What this means, practically, to you, is I will no longer be publishing the remaining volumes of DANNY, at least for now. In 2012 I will look at my situation again and see how I feel. Maybe time will have soothed my pains, and brightened my spirits – or at least revived my enthusiasm – or maybe I will have moved on entirely and left it – hoorah! – well behind, like the ghost of Christmas past. Only time will tell.

I will no longer be publishing Delaney on here, but I am still uncertain as to whether to start running DANNY Volume 1. At the moment it seems pointless, counter-productive, and I really don’t want to do it. I know it will ruin my hard-earned blog audience – and, peculiarly, and sadly, that’s the thing that frightens me most – but you can’t quit by halves, you know. I’ve tried.

But I may change my mind; one quit at a time. I’m feeling my way here. If you care enough, you can buy Delaney to see how it ‘ends’. It will stay in print with the rest of my work. Other than the original Volume 1, which I am intending to withdraw/remainder, I have no intentions of removing any of my work from publication.

I did actually try, and did start, a new novel. When I finished work on Delaney, I swore that was my last project for Poison Pixie, and I was firmly determined to get in on some mainstream action; enough of doing what you love. But I found it wouldn’t come. Well, it would, but it was like I’d wound the clock back to 1984: I was manufacturing writing; I wasn’t writing. There’s nothing wrong with that; it’s what 99% of writers do, but I don’t enjoy it. I’ve tasted the intoxicating joy of writing something that matters and I’m not going back to that meagre regurgitation known as storytelling. There are so many people who do that and love it with a passion. The world doesn’t need my half-hearted efforts at vampire detectives who save the world.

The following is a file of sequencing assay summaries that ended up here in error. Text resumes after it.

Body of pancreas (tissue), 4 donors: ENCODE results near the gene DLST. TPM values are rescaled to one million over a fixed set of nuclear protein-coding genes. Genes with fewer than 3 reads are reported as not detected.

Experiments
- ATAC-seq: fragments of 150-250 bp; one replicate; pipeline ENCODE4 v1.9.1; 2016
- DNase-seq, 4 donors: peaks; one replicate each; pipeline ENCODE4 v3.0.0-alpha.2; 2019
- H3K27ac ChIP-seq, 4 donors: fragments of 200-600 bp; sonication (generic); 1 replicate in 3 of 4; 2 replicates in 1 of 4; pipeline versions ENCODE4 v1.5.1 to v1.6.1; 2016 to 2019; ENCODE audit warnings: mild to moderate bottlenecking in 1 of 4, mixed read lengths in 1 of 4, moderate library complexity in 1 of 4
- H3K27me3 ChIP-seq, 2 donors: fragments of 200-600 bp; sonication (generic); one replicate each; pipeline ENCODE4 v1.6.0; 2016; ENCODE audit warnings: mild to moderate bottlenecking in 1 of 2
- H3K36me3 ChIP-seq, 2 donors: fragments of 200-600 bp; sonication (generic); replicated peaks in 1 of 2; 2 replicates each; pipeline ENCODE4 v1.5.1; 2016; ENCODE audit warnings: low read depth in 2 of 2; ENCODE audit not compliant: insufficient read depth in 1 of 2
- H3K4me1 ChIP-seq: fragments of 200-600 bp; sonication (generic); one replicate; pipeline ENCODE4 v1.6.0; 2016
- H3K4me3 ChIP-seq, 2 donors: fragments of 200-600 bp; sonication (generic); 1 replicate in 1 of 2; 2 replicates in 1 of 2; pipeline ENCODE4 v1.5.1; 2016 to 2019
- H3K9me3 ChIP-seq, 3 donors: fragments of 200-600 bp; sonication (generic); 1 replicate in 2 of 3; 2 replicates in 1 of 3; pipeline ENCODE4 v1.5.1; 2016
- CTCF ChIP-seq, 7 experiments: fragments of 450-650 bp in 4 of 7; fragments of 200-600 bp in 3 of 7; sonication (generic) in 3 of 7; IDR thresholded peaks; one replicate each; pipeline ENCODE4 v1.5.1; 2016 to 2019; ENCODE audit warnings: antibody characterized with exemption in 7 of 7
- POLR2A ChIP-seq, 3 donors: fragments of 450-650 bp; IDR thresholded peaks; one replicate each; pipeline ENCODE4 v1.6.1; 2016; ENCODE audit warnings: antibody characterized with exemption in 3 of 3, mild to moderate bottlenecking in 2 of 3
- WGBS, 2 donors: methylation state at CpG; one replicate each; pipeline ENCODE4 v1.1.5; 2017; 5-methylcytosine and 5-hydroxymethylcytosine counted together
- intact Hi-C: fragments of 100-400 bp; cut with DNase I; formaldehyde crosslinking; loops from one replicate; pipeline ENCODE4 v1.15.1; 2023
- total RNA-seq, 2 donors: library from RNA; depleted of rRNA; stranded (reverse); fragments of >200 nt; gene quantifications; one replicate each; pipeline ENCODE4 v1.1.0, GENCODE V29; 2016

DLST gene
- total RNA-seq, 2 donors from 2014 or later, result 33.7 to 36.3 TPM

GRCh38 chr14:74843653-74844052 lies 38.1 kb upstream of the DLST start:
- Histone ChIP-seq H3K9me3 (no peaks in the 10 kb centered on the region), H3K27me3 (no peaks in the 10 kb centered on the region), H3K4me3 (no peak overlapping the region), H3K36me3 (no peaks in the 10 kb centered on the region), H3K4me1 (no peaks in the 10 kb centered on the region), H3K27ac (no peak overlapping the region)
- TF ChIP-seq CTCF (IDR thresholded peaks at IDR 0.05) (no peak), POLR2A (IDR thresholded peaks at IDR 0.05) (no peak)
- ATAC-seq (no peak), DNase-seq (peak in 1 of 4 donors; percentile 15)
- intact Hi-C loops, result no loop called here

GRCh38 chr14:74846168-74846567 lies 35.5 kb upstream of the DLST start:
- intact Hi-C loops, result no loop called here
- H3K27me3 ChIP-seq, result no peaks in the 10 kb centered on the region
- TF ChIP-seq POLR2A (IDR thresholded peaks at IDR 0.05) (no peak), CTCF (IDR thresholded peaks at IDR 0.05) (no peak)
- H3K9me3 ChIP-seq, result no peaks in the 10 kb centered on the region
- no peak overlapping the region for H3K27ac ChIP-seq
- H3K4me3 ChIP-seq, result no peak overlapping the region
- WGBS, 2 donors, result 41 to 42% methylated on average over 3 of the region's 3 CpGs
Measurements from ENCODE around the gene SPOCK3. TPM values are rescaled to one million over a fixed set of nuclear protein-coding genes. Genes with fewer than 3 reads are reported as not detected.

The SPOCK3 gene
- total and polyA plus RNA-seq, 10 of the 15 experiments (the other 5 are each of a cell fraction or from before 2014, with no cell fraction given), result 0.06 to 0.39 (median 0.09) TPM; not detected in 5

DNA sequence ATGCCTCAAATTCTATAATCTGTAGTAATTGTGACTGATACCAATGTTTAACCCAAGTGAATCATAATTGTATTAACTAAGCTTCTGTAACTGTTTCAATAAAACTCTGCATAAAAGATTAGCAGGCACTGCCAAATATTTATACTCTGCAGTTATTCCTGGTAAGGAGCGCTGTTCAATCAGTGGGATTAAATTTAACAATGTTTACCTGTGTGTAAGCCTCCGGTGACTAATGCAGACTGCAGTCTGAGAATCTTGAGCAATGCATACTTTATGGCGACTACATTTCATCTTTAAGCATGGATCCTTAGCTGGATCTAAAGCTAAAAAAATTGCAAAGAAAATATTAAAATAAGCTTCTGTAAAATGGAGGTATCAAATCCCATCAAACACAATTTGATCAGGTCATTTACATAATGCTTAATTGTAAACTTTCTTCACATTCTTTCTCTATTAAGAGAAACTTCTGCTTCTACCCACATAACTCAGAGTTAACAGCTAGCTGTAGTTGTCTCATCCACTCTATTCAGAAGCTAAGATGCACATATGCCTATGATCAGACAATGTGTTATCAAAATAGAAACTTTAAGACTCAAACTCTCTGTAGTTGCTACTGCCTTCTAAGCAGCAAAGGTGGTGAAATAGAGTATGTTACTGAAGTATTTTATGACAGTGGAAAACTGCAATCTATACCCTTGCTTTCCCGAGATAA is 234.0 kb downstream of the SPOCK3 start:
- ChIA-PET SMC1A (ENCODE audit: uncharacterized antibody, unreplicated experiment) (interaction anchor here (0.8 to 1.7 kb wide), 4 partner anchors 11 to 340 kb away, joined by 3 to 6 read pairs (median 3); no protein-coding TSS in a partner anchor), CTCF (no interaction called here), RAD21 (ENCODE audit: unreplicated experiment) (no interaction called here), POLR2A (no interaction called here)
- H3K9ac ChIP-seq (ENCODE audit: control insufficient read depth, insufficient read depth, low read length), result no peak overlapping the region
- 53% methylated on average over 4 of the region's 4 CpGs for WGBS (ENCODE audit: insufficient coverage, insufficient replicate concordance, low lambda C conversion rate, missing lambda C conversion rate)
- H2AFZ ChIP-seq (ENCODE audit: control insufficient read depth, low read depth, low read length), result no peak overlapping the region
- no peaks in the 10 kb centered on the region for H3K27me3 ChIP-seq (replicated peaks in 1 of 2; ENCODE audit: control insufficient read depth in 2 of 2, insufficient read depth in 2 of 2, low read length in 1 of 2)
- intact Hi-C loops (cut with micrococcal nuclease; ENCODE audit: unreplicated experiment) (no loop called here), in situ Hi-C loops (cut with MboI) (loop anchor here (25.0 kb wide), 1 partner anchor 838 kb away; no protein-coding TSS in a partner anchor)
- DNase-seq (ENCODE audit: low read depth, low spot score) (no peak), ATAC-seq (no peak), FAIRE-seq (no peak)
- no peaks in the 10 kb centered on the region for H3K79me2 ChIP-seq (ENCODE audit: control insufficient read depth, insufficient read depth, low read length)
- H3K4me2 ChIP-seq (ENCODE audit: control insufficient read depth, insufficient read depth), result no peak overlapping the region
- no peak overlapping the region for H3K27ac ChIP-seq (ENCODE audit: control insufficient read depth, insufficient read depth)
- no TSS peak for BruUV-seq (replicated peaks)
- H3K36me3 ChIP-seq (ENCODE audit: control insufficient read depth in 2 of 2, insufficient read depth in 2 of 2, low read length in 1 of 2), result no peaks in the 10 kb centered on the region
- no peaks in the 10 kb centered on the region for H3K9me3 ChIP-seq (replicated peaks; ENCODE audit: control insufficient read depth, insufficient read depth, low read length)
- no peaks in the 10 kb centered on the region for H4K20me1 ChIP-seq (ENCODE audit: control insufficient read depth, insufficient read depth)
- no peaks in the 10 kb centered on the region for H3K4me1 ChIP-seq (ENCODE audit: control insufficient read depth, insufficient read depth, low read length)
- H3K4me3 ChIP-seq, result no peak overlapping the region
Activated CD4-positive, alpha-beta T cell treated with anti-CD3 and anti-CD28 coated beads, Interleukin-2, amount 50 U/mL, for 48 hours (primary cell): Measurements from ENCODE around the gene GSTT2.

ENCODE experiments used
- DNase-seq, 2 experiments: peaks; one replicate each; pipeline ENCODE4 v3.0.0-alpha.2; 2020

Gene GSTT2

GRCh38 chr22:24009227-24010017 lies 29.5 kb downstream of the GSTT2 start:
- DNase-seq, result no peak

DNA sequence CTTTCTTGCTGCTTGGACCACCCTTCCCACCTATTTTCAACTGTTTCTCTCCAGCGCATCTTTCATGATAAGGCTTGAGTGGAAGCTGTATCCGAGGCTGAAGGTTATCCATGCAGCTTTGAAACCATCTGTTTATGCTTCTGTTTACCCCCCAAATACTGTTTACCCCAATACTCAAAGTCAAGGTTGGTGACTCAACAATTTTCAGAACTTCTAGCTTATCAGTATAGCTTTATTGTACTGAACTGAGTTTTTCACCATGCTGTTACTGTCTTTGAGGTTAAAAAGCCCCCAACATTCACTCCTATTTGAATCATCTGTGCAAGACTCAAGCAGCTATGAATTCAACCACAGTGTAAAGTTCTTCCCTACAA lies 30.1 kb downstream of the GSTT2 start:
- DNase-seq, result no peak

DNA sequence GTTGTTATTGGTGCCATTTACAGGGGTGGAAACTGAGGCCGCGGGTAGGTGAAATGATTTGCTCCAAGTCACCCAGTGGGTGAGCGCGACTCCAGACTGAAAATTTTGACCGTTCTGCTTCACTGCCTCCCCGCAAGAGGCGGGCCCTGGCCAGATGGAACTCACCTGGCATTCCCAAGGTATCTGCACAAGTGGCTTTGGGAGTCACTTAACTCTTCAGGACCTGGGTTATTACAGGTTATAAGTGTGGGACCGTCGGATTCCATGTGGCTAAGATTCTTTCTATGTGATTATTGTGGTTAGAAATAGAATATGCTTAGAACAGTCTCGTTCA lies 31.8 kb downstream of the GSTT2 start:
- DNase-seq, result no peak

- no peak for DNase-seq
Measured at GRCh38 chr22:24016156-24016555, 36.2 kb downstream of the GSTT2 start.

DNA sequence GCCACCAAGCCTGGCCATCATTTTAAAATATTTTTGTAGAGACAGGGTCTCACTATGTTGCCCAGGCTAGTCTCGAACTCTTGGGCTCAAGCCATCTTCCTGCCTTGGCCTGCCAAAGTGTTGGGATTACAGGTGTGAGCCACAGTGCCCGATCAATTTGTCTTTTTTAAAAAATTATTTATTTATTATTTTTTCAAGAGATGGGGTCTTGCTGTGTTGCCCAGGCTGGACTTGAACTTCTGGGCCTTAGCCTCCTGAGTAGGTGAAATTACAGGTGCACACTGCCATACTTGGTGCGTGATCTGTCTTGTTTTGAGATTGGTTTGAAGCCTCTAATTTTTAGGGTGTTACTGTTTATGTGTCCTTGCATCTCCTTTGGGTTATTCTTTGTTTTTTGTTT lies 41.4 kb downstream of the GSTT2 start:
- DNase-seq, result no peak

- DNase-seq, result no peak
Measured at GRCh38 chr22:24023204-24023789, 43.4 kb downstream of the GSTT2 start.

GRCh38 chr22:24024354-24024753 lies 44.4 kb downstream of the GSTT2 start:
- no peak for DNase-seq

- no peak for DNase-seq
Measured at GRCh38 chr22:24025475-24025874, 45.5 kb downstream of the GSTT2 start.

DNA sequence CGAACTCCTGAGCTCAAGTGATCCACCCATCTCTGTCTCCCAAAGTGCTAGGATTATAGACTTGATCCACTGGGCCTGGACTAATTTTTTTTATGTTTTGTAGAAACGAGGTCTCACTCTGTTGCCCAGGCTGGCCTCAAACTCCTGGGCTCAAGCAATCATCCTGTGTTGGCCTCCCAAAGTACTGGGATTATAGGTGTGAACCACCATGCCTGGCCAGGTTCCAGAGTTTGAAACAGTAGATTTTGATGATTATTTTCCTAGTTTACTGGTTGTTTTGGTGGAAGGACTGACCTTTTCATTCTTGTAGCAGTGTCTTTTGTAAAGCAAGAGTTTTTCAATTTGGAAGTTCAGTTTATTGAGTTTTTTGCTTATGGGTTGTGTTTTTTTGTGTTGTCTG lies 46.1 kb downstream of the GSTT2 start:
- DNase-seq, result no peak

I don’t know what, if anything, will be running on this blog, so I can’t reassure you. Max will probably still use it for his books and so forth, and it will still be used for Poison Pixie news, but after that I can’t say for certain. Feel free to call back or not as you see fit. It will remain here because, like I say, I’m feeling my way here. I may take a mad turn and become a full-time blogger. But I wouldn’t hold my breath on that one.